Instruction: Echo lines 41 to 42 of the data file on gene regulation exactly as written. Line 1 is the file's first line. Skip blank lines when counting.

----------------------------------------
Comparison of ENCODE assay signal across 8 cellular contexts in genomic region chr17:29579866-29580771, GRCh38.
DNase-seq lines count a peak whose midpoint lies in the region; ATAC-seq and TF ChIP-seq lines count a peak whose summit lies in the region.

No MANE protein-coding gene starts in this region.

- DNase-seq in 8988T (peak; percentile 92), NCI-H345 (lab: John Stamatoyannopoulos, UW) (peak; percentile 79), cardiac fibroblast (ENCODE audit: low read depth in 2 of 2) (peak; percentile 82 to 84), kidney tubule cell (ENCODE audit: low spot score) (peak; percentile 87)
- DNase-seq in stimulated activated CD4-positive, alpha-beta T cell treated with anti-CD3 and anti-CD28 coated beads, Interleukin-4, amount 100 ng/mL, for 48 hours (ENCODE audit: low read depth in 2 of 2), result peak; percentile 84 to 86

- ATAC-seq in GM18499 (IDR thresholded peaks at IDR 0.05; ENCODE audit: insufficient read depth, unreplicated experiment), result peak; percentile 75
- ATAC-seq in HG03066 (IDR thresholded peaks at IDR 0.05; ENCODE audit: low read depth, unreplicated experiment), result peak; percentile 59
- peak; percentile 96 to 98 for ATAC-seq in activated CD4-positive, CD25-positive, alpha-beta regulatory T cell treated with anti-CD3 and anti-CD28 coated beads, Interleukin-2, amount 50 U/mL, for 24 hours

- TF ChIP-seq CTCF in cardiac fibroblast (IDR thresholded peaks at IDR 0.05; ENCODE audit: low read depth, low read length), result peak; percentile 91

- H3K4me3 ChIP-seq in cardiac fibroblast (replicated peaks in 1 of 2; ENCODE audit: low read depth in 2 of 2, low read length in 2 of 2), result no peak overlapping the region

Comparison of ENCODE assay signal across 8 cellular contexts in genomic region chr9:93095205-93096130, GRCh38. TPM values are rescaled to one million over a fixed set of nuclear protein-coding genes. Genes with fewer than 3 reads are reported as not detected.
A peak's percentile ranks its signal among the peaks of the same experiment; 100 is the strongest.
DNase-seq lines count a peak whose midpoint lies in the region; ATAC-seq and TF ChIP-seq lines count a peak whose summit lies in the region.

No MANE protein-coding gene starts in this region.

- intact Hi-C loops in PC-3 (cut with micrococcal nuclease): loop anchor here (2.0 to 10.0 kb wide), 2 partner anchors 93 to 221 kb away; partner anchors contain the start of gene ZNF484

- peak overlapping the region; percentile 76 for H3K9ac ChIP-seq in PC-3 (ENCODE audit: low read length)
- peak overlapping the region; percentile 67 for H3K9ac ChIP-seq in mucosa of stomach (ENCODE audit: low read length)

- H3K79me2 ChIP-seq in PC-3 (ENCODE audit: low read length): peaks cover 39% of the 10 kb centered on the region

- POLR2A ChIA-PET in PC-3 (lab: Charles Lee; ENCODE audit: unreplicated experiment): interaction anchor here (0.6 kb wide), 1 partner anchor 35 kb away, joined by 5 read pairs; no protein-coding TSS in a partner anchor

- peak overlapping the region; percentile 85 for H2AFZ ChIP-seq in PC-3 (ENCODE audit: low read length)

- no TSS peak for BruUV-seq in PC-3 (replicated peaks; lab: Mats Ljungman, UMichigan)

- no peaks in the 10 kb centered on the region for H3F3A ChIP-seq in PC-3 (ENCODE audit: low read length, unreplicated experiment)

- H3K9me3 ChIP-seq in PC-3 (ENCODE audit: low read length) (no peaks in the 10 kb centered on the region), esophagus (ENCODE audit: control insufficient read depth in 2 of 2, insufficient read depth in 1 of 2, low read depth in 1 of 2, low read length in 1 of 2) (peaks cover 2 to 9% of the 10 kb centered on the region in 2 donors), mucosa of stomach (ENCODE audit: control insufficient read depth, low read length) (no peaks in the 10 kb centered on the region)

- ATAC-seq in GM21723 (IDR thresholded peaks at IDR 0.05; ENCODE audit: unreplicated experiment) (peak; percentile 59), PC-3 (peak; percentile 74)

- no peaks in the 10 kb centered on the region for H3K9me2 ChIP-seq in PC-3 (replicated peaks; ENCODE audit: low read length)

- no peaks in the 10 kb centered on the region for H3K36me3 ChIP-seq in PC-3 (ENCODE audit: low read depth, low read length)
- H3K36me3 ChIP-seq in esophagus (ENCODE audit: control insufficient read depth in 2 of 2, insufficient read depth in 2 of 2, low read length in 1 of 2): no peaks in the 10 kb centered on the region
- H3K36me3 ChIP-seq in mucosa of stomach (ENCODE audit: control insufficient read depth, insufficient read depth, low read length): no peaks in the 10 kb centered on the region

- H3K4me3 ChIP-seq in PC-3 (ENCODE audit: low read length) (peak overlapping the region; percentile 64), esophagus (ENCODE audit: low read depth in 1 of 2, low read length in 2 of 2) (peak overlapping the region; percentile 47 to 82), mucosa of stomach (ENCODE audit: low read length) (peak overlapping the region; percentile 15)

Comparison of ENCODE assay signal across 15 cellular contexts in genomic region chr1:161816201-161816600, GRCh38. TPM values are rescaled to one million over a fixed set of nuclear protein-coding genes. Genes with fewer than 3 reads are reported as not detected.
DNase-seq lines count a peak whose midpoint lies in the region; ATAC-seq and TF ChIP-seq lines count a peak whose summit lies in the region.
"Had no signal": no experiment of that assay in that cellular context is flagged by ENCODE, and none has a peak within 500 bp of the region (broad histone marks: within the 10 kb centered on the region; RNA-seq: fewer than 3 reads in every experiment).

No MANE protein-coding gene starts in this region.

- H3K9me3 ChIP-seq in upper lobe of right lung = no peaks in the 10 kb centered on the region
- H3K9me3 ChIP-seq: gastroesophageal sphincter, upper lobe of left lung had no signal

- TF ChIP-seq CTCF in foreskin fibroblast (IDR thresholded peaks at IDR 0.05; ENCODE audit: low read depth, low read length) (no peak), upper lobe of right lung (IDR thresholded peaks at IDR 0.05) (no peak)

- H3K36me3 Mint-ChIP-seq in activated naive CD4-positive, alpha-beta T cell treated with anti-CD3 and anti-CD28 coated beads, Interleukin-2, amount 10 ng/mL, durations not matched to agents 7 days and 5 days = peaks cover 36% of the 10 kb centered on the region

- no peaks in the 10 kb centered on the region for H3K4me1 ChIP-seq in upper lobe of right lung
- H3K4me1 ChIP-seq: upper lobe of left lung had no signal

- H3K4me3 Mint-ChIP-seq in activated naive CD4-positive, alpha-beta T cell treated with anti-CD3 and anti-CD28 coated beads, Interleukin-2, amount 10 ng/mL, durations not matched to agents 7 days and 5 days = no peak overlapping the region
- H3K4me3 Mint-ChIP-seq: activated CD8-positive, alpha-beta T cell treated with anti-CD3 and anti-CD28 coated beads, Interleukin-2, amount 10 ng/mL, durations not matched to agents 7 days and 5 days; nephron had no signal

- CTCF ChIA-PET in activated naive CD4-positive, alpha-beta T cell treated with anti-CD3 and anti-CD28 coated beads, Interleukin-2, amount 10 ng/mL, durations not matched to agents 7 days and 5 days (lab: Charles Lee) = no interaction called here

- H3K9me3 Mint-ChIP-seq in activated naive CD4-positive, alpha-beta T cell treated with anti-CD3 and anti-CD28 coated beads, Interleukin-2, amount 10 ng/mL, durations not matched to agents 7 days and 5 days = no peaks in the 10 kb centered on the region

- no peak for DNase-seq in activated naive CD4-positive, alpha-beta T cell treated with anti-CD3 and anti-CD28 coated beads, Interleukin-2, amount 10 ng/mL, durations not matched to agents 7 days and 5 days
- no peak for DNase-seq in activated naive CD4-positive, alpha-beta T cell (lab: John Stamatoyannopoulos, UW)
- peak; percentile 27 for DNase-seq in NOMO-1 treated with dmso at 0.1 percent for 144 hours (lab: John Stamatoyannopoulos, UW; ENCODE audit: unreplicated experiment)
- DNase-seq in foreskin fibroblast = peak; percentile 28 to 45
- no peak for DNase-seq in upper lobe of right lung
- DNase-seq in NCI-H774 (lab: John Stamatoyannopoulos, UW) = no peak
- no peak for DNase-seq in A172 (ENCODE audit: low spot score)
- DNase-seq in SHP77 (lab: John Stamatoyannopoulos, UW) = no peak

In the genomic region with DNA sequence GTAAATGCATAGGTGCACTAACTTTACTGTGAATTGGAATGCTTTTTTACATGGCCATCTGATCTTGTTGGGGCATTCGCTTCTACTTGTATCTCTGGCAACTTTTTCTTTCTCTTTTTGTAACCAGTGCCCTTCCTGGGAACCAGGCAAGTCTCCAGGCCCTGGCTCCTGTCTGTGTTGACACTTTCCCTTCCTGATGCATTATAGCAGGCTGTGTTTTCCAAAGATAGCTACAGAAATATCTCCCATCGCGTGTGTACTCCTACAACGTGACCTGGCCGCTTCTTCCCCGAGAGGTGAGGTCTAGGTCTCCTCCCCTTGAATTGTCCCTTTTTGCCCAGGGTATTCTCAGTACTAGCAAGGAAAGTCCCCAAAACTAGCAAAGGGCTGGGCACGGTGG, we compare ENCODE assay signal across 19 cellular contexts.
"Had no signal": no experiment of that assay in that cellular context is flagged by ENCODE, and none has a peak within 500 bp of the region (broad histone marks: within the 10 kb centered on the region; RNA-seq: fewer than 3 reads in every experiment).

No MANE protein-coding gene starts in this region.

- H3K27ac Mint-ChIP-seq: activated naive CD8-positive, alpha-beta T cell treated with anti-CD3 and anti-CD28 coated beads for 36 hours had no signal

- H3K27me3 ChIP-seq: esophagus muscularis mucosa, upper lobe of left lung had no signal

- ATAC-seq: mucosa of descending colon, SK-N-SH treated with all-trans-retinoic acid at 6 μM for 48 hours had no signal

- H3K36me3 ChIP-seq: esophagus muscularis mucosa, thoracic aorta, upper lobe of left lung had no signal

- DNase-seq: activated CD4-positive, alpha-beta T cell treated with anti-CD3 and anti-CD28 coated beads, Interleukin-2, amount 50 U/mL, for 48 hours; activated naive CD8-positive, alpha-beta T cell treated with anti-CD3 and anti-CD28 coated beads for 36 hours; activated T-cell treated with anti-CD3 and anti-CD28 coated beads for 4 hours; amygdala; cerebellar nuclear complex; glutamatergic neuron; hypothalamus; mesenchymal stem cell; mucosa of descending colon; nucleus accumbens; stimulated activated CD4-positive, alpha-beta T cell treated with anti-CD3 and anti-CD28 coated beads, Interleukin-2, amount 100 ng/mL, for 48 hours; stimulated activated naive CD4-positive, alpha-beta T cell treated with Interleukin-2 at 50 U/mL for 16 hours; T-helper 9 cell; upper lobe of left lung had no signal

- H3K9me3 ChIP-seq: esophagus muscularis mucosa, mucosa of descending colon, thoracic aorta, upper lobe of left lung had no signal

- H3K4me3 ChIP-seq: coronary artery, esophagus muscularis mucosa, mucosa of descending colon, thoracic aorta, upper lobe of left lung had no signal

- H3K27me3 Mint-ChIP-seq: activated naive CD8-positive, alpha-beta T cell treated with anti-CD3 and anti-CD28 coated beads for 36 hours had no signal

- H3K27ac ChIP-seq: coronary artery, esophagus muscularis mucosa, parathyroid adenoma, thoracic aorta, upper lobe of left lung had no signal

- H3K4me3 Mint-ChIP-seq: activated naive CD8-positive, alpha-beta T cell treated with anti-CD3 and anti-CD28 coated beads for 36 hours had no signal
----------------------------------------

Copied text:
- H3K4me3 Mint-ChIP-seq: activated CD8-positive, alpha-beta T cell treated with anti-CD3 and anti-CD28 coated beads, Interleukin-2, amount 10 ng/mL, durations not matched to agents 7 days and 5 days; nephron had no signal

- CTCF ChIA-PET in activated naive CD4-positive, alpha-beta T cell treated with anti-CD3 and anti-CD28 coated beads, Interleukin-2, amount 10 ng/mL, durations not matched to agents 7 days and 5 days (lab: Charles Lee) = no interaction called here